How the U. S. health system could catch up to Nigeria

In 2014, Nigeria had 19 cases of Ebola. They marshaled their resources to trace contacts and quickly fought back a deadly, contagious disease. [1]

With the tool of contact tracing, Nigeria won their Ebola battle. They used experience that was already in place to fight back Ebola. Nigeria’s health system had eradicated polio and it stopped Ebola too. This is a lesson that health systems can have flexible responses and fight different kinds of epidemic.

Contact tracing is an important activity that needs community support. Effective contact tracing also requires planning. If no one knows how it works, they can’t react quickly. We should develop epidemic response teams. They need experience so that they can be vigilant and fight any new disease.

An parallel to epidemic response teams are the tornado sirens in the Midwest. The sirens are regularly tested and people know what they mean. Epidemics are a natural disaster equivalent to tornadoes. When people know the steps to prevent an epidemic, they will be willing to aid the process instead of fight it. Communities’ experience with epidemic responses will help overcome individual’s lack of trust.

To let the health reaction teams do their best, it would be prudent to have the systems already functioning. With test runs and vigilance, our reaction to any epidemic disease can be rapid and effective. Each disease is different. The model for combating measles and the mumps are similar, but they are not identical to the one needed for Zika. Creativity and experience are a must.

The testing of the system does not need to be theoretical. We already have periodic small epidemics that can test epidemic response teams. Measles is one example because outbreaks happen randomly when the disease is imported [2]. Another real-life example is the mumps. Outbreaks periodically happens on college campuses. One is happening now in Indiana and our reaction should be more effective. HIV & AIDS are an ongoing test. AIDS doesn’t spread as rapidly as measles or the mumps, but the same tools can help.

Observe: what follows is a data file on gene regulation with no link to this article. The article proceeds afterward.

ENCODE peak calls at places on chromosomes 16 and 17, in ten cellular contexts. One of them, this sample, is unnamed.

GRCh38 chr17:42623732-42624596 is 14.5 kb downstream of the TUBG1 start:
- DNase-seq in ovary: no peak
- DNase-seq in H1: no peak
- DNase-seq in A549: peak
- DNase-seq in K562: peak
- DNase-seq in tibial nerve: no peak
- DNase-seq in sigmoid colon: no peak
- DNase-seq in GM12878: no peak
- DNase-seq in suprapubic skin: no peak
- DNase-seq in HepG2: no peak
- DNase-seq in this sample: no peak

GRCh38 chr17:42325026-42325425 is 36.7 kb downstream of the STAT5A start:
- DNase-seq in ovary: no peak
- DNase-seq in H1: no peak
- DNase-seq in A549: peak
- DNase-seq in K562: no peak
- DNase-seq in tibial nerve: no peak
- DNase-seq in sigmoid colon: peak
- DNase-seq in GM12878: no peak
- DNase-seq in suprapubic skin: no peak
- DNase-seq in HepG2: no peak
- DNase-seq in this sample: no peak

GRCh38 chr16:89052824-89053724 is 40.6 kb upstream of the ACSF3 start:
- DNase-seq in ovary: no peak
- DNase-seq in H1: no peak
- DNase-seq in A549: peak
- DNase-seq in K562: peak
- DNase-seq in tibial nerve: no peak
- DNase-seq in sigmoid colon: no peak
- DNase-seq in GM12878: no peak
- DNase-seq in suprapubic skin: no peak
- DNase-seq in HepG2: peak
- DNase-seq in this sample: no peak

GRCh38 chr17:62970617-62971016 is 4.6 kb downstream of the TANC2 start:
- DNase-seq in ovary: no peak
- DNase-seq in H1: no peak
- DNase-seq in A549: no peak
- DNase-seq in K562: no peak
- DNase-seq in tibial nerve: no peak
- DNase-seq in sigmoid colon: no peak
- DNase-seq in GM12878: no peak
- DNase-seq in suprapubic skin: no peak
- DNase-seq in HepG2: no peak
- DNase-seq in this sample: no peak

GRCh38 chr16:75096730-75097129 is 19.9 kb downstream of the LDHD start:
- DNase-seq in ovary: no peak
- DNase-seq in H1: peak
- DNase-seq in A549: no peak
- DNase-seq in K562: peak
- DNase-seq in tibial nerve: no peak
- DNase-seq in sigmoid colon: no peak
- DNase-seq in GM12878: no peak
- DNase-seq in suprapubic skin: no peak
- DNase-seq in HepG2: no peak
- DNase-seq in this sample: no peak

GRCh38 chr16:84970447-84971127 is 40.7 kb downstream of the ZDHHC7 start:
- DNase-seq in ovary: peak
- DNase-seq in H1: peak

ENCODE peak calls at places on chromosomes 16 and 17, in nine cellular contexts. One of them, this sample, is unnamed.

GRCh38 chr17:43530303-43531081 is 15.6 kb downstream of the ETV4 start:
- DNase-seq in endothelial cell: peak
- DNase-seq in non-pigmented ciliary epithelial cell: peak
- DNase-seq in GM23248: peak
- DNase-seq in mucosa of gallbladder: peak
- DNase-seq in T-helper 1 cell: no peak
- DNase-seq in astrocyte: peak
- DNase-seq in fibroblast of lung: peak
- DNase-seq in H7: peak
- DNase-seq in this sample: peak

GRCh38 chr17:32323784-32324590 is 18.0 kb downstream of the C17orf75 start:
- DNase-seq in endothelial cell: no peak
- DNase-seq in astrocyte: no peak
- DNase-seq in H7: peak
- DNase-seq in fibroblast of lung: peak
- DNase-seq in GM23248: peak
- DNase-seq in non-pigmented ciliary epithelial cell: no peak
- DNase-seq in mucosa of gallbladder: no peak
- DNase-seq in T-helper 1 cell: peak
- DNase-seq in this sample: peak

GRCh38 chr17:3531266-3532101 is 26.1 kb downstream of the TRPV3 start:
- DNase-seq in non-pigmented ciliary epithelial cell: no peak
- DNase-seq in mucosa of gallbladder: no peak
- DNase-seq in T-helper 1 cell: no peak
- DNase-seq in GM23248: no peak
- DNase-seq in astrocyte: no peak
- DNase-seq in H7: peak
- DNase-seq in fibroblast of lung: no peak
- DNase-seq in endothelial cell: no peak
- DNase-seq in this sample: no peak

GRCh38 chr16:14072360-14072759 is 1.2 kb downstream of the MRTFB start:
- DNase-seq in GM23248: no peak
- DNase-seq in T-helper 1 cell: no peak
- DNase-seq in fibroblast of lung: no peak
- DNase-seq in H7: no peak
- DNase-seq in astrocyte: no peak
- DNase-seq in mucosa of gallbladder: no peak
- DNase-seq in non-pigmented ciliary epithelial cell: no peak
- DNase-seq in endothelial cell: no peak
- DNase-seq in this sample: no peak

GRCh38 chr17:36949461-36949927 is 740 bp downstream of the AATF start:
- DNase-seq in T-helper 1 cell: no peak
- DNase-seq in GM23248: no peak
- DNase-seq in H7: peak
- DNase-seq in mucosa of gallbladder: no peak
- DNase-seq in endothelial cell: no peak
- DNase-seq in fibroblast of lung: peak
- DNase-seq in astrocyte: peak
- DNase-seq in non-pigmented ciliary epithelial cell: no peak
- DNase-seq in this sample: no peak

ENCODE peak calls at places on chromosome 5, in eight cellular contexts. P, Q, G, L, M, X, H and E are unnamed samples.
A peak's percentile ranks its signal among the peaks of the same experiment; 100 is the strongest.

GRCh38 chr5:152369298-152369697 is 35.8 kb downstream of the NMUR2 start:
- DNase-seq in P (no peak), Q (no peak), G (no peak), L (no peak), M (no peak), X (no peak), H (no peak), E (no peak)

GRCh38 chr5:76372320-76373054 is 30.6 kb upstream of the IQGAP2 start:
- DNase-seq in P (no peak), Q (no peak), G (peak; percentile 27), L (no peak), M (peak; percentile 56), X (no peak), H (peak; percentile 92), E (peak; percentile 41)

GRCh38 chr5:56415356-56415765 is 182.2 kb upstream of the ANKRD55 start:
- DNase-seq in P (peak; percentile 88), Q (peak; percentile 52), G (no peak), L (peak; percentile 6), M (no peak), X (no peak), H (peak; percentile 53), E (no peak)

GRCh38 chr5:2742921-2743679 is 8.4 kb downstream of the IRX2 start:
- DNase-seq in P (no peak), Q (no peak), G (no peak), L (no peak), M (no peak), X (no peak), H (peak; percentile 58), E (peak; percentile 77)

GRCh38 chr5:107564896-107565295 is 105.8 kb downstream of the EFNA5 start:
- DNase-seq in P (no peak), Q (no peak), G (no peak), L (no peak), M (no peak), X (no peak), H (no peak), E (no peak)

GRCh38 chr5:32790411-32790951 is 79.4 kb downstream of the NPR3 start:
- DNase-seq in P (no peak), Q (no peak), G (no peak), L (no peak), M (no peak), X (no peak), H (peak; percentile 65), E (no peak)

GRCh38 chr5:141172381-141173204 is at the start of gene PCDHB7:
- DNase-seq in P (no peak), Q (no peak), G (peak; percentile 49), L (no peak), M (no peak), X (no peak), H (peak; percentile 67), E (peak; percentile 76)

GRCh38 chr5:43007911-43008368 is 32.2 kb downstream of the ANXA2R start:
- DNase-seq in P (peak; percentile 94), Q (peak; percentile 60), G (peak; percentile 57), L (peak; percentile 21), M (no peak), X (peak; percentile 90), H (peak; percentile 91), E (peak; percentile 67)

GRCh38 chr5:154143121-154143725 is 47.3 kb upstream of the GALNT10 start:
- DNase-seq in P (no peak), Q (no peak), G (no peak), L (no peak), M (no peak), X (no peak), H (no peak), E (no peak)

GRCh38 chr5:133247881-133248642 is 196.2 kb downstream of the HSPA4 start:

Existing vaccinations help prevent epidemics. The U. S. is backward in this area because of our attitudes on freedom. Those attitudes aren’t compatible with what the country needs to prevent unnecessary deaths.

The CDC reports another barrier for an epidemic response is financial. Epidemic response teams need discretionary funds and the authority to release those funds immediately. Any delay will worsen an epidemic. Epidemic responses teams need their funding allocated before the epidemic starts. The budgets for disease tracing and other tools need to be flexible. [3, p. 11]

Support for thorough contact tracing is critical. We need teams trained and ready for an epidemic. Their services should be used automatically when a potential epidemic is detected. We need to develop public experience and education on the steps that will defeat an epidemic. We need extensive use of vaccinations when they are available. Finally, money is needed for a rapid response. This economic support can allow the other components react decisively.

With these components, the U.S. health system will be able to easily defeat any currently unknown epidemic or bio-terrorism and surpass Nigeria’s Ebola success. We could have more confidence in our health system and in its ability to protect us.

[1] “Nigeria is now free of Ebola virus transmission.” http://www.who.int/mediacentre/news/ebola/20-october-2014/en/. Retrieved June 6, 2016.
[2] “Measles: Cases and Outbreaks.” http://www.cdc.gov/measles/cases-outbreaks.html. Retrieved June 6, 2016.
[3] “Emergency Guideline: Implementation and management of contact tracing for Ebola virus disease.” http://apps.who.int/iris/bitstream/10665/185258/1/WHO_EVD_Guidance_Contact_15.1_eng.pdf. Retrieved June 7, 2016.

[edit 2016-06-10: clarified last paragraph]

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